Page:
DEAR BOB: We've been considering buying a new home but are shocked at the high asking prices. When we find one we want to buy, how can we be sure we aren't offering more than fair market value? -- Dr. D. H.
DEAR DR. D. H.: Before you make your purchase offer, insist that your realty agent prepare a written "comparative market analysis" showing recent sales prices and terms of similar neighborhood homes.
By adding or subtracting value for the amenities and drawbacks of the home you want to buy, you'll make a realistic purchase offer. By the way, that market analysis will be a good sales tool for the agent ot help convince the seller to accept your purchase offer.
DEAR BOB: We presently rent a house in a neighborhood where there are many "for sale" signs on homes. Some of these signs have been up many months. We have looked at some of these houses, but our income isn't sufficient to qualify for a new mortgage. You're always saying to forget the mortgage lender and buy with "seller financing." How can we find such homes for sale here? -- Jeff C.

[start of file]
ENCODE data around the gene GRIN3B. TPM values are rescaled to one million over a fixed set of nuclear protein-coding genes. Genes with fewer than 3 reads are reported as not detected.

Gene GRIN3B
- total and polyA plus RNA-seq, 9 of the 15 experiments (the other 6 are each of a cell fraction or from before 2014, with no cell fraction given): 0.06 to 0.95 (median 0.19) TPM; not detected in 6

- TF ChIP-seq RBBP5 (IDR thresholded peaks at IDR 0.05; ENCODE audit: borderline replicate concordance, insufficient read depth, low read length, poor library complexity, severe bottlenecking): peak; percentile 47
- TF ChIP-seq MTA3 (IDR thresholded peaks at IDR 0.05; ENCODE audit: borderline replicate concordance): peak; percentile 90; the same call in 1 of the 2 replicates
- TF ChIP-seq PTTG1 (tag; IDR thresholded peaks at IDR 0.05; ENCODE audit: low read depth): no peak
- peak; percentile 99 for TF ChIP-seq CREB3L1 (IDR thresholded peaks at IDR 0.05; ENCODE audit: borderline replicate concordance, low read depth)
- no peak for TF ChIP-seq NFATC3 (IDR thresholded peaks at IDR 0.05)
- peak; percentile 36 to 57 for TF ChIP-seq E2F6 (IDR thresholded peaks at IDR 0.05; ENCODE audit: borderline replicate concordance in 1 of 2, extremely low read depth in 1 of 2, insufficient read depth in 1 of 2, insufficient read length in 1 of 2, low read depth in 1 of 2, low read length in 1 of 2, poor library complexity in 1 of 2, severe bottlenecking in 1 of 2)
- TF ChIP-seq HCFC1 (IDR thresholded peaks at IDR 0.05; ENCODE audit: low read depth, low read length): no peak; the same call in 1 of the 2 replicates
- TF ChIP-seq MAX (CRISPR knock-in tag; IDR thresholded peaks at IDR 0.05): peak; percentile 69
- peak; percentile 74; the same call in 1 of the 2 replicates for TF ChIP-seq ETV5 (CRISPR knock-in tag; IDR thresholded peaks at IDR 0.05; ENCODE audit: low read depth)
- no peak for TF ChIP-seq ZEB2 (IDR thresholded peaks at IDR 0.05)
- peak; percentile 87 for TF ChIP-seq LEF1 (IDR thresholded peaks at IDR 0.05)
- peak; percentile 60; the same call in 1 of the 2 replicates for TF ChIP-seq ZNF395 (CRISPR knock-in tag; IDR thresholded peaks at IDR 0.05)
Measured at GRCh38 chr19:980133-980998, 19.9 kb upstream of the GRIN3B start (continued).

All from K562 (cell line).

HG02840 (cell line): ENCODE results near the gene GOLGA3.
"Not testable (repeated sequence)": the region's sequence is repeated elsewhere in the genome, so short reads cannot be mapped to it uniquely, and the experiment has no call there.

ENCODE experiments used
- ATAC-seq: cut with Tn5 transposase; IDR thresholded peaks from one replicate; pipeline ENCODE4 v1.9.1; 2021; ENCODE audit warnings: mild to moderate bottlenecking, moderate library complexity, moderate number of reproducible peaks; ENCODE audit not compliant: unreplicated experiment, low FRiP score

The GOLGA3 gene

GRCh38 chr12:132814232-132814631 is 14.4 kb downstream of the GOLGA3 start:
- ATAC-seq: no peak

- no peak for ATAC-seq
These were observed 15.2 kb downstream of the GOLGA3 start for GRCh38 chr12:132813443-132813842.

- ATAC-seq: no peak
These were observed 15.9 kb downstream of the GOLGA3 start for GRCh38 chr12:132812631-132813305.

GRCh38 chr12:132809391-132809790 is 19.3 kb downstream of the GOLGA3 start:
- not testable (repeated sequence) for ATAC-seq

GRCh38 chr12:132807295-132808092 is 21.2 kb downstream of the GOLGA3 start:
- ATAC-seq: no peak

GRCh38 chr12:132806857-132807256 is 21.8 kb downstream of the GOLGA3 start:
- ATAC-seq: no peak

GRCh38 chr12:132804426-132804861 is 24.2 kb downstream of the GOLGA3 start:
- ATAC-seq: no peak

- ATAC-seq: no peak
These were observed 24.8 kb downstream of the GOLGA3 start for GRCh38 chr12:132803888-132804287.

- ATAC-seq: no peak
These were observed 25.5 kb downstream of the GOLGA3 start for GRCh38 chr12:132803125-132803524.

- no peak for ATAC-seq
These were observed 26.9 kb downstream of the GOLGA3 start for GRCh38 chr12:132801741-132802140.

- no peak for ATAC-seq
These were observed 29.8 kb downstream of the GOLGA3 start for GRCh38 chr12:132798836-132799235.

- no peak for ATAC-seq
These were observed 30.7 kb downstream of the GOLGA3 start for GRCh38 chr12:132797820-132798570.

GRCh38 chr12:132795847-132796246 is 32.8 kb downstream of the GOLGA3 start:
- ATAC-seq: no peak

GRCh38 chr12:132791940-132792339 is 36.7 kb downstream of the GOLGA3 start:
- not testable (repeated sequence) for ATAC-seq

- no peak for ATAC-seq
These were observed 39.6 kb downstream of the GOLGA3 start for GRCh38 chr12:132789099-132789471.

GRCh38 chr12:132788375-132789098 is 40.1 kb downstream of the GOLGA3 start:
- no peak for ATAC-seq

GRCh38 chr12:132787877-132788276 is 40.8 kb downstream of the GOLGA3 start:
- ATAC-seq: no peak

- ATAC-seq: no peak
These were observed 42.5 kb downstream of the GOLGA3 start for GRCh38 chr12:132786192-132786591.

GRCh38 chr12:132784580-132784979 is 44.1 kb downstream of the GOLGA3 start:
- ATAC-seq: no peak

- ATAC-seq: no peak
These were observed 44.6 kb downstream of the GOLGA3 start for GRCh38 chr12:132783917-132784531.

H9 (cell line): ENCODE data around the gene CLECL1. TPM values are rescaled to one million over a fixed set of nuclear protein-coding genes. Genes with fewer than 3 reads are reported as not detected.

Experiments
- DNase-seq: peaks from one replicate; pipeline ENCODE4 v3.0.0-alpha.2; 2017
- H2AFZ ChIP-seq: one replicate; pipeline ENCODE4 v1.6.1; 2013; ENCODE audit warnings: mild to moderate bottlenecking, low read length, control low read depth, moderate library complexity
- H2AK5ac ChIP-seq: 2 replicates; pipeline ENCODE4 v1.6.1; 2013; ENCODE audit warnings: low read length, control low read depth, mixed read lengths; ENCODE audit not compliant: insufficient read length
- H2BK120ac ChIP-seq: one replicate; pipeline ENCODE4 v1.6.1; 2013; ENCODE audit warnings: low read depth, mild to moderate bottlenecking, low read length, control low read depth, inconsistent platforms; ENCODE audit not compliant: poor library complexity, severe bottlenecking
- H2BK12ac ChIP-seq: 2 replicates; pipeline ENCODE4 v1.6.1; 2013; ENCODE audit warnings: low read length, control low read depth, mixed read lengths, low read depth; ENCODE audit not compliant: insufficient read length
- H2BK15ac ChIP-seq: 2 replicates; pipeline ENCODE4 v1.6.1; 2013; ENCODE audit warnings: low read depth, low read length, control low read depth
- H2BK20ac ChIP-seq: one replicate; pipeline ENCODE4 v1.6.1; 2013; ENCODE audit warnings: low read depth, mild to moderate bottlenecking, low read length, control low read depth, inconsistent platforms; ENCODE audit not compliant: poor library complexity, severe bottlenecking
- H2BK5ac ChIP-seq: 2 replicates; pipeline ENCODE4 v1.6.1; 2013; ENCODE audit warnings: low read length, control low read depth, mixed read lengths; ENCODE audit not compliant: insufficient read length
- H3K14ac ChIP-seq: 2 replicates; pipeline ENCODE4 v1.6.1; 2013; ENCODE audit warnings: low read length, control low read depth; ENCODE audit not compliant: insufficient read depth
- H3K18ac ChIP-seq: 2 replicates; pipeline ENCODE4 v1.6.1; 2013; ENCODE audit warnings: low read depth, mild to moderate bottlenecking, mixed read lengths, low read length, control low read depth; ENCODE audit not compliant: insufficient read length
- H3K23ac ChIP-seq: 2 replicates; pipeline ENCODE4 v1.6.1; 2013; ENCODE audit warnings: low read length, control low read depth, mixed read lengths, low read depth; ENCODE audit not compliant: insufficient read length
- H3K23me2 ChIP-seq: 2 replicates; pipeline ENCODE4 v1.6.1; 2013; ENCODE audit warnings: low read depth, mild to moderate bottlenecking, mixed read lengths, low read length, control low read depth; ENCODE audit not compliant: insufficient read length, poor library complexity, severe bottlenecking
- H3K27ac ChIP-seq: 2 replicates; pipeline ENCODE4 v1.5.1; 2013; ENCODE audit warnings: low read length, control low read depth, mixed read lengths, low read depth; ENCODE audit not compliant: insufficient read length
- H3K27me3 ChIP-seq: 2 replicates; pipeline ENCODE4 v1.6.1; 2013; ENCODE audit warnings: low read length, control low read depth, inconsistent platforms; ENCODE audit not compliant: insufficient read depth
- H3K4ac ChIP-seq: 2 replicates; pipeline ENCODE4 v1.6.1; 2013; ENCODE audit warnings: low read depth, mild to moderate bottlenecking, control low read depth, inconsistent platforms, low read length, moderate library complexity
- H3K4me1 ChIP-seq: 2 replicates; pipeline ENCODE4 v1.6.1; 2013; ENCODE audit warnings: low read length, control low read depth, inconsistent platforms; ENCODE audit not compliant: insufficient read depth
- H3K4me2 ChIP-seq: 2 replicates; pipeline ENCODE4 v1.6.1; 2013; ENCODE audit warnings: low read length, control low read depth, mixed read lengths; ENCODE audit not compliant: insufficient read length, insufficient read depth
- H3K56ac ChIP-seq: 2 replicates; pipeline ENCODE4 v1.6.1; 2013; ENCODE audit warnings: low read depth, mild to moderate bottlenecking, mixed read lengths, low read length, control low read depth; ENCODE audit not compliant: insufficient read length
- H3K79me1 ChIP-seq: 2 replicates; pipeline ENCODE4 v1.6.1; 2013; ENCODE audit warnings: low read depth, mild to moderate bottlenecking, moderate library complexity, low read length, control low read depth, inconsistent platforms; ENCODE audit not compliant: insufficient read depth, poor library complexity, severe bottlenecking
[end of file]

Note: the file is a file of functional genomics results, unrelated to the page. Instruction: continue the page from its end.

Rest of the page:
DEAR JEFF: When looking at homes for sale, ask two key questions of the realty agent: (1) Does this house have any material defects? (2) What financing are you offering?
Just between us, the agent often doesn't know the answers. Even after you get a satisfactory answer to the first question, protect yourself. When you make a written purchase offer include the phrase, "Seller knows of no material defects in this property." This way if defects appear shortly after purchase, the seller must pay to have them fixed.
Often the agent has never asked the seller the second question. To find out the answer, have the agent include the seller finance terms you want when he writes up the offer.
Often the seller has no idea that he's going to finance your purchase until he sees your offer on the table. Then he realizes (1) the monthly income from your payments will be welcome and (2) seller financing may be the only way to get the house sold.